Ladies and Gentlemen,
I thank the President of the General Assembly for organizing and scheduling this debate to mark the 10th anniversary of the Brahimi Report, a milestone in the evolution of United Nations peacekeeping operations.
I would like to start by recognizing a number of participants in today's meeting: Mr. Marti Ahtisaari and Mr. John Kufuor, both former Presidents of their respective countries -- and both very good friends of the United Nations and of UN peacekeeping. Mr. Brahimi himself is also joining us by video conference today. I thank all of you for being here and for your outstanding work over the years.
I also appreciate the participation of many distinguished panelists here and welcome you all to the United Nations.
Ladies and Gentlemen,
The high-level panel headed by Mr. Brahimi came after a period of unprecedented challenges for UN peacekeeping – a period of new heights in the number of deployed personnel... new degrees of ambition and complexity in the mandates and tasks with which we were entrusted... and new depths, too – frightful episodes that no one would ever wish to see repeated.
Thanks to the reforms proposed by the panel, UN peacekeeping has been able to grow, incorporate the lessons learned from those experiences, and continue to serve as a cost-effective and flexible tool – a flagship UN activity, a mission of hope for people caught in armed conflict.
We continue to support peace processes and national authorities in the aftermath of conflict.
We monitor ceasefire arrangements, and provide security and protection.
Our presence gives critical space for negotiators – and a crucial boost of confidence for people.
Numerous studies have shown that while long-term peace is difficult to achieve, it is more likely when a peacekeeping mission is part of the picture.
But of course, we need to continue to strengthen the peacekeeping machinery.
That is why the Secretariat launched the New Horizon process last year. I am encouraged that different committees of the General Assembly have expressed general support for the proposals that are part of this agenda.
The process has helped to reinvigorate the peacekeeping partnership through dialogue between troop and police contributing countries, the Security Council and the Secretariat. Today we have reached a better understanding of what UN peacekeeping should and can do.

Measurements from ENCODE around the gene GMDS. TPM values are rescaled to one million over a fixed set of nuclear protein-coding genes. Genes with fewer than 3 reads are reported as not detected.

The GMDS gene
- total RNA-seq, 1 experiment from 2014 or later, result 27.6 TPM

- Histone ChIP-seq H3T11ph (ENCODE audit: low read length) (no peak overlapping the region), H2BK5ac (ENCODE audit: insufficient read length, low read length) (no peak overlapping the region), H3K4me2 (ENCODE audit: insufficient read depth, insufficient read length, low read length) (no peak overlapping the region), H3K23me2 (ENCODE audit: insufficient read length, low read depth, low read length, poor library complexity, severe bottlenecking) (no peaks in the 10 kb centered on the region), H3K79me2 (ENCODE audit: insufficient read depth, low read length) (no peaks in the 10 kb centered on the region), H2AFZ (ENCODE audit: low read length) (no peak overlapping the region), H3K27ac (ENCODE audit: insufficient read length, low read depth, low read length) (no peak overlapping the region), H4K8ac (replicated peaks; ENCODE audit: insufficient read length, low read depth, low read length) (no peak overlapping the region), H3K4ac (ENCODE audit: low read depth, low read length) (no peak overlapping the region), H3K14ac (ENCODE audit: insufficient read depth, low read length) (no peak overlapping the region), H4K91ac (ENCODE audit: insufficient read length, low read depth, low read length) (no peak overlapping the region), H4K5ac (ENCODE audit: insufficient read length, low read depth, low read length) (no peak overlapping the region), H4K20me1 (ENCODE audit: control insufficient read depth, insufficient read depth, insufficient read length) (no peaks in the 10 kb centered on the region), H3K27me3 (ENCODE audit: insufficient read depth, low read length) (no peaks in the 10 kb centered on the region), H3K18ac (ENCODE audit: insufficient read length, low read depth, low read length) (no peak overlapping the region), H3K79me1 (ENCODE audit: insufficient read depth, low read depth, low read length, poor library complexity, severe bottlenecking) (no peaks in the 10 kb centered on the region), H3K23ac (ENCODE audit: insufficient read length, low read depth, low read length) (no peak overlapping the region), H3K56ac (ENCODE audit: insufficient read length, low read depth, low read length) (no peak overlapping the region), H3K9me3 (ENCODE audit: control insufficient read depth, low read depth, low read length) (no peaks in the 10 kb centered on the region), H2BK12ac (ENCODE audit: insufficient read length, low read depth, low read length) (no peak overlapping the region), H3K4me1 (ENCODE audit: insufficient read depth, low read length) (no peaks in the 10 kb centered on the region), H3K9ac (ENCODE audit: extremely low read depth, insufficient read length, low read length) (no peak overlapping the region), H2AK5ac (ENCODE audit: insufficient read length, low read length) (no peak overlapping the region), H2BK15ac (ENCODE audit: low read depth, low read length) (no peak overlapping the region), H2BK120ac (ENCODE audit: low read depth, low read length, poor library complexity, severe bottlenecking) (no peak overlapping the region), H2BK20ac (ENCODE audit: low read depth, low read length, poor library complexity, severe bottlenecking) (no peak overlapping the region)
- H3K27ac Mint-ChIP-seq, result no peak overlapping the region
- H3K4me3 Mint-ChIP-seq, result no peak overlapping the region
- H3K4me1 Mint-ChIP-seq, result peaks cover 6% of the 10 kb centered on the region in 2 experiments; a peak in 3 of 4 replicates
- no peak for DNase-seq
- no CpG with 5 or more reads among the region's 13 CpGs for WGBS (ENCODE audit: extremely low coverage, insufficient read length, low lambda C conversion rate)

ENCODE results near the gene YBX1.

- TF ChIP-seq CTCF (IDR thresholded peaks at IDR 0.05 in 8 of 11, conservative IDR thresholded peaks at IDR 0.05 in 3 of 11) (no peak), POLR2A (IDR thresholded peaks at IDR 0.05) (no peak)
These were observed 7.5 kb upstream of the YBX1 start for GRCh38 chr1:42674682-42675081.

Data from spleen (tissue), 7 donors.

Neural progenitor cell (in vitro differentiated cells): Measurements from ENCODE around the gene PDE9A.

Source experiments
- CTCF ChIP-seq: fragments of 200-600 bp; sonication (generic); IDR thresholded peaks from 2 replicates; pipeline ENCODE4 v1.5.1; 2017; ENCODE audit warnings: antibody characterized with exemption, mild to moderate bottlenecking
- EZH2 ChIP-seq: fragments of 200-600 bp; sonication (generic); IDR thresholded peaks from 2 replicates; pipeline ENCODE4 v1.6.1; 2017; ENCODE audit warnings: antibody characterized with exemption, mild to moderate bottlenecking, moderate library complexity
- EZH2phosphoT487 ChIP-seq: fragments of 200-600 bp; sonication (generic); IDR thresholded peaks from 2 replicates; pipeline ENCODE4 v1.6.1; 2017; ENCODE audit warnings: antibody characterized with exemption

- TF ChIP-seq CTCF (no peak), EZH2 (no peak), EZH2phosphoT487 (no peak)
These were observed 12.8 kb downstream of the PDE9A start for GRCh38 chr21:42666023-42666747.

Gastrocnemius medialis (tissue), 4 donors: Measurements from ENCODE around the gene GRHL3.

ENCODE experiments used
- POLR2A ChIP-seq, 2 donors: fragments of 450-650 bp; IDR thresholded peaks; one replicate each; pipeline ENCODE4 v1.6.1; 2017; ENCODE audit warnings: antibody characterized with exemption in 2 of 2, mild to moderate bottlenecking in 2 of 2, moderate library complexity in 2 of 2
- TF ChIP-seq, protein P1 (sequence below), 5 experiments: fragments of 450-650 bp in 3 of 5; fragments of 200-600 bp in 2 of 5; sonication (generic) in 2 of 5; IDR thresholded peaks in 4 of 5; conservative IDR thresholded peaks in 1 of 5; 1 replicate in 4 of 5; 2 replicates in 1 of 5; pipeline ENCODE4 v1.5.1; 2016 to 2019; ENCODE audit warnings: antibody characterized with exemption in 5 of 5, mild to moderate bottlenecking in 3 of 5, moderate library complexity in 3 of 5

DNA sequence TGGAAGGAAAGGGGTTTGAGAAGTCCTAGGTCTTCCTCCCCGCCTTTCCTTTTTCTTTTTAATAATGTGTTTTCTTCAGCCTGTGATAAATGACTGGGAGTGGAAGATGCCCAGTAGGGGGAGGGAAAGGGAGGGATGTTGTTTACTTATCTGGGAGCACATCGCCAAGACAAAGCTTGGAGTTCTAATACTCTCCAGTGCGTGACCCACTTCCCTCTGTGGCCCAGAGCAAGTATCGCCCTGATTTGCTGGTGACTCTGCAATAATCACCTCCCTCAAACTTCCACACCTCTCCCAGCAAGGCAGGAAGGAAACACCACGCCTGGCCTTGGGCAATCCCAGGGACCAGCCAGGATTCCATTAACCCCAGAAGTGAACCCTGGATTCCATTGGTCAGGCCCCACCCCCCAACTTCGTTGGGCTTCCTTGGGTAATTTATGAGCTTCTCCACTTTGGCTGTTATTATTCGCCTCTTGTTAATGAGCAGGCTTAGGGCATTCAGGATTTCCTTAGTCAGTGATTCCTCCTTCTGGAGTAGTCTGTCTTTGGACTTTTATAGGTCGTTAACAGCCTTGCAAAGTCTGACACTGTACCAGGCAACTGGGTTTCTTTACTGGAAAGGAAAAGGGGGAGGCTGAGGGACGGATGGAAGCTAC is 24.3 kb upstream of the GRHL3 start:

Successful peacekeeping is a shared responsibility.
We must engage those who mandate peacekeeping operations, those who contribute, and those who manage activities on the ground.
Our regional and subregional partners have important comparative advantages.
The international financial institutions and other development actors have major contributions to make.
Host governments must set the tone.
Member States must formulate clear and achievable mandates – and match them with adequate resources and logistical support.
And the entire UN family must work in concert.
Peacekeeping will continue to raise difficult issues, such as exit strategies and host-country consent.
We must also consider the broader picture -- how to strengthen mediation, conflict prevention and post-conflict peacebuilding; how to promote international criminal justice; and how to address the economic drivers of conflict.
Ladies and gentlemen,
Peacekeeping has been a unique and uniquely successful experiment. But there is a perpetual need to sharpen our tools.
We can do this, but only with continued engagement from Member States, not only in terms of contributions of personnel and financing, but with strong and consistent political support.
The General Assembly has an important role to play bringing all Member States together around this common enterprise.
Only together can we make sure that the blue helmets continue to bring hope to people around the world.
Thank you for marking this anniversary. Ten years since Brahimi, we have much to proud of... and much still to do. I look forward to working with you to register more peacekeeping successes and realize peacekeeping's great potential.
Thank you very much for your commitment.